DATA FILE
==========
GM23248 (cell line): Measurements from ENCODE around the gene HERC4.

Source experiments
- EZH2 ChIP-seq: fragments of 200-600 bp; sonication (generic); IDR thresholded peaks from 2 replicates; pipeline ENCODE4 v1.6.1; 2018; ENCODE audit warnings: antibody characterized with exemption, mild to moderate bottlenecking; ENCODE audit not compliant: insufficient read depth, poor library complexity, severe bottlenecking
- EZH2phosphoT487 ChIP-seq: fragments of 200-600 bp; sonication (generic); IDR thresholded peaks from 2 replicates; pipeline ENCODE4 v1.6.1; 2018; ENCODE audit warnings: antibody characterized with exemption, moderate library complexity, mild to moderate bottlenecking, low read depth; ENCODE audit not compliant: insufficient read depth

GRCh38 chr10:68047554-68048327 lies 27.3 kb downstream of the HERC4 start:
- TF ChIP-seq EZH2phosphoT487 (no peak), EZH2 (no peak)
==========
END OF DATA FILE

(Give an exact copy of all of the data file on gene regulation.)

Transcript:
GM23248 (cell line): Measurements from ENCODE around the gene HERC4.

Source experiments
- EZH2 ChIP-seq: fragments of 200-600 bp; sonication (generic); IDR thresholded peaks from 2 replicates; pipeline ENCODE4 v1.6.1; 2018; ENCODE audit warnings: antibody characterized with exemption, mild to moderate bottlenecking; ENCODE audit not compliant: insufficient read depth, poor library complexity, severe bottlenecking
- EZH2phosphoT487 ChIP-seq: fragments of 200-600 bp; sonication (generic); IDR thresholded peaks from 2 replicates; pipeline ENCODE4 v1.6.1; 2018; ENCODE audit warnings: antibody characterized with exemption, moderate library complexity, mild to moderate bottlenecking, low read depth; ENCODE audit not compliant: insufficient read depth

GRCh38 chr10:68047554-68048327 lies 27.3 kb downstream of the HERC4 start:
- TF ChIP-seq EZH2phosphoT487 (no peak), EZH2 (no peak)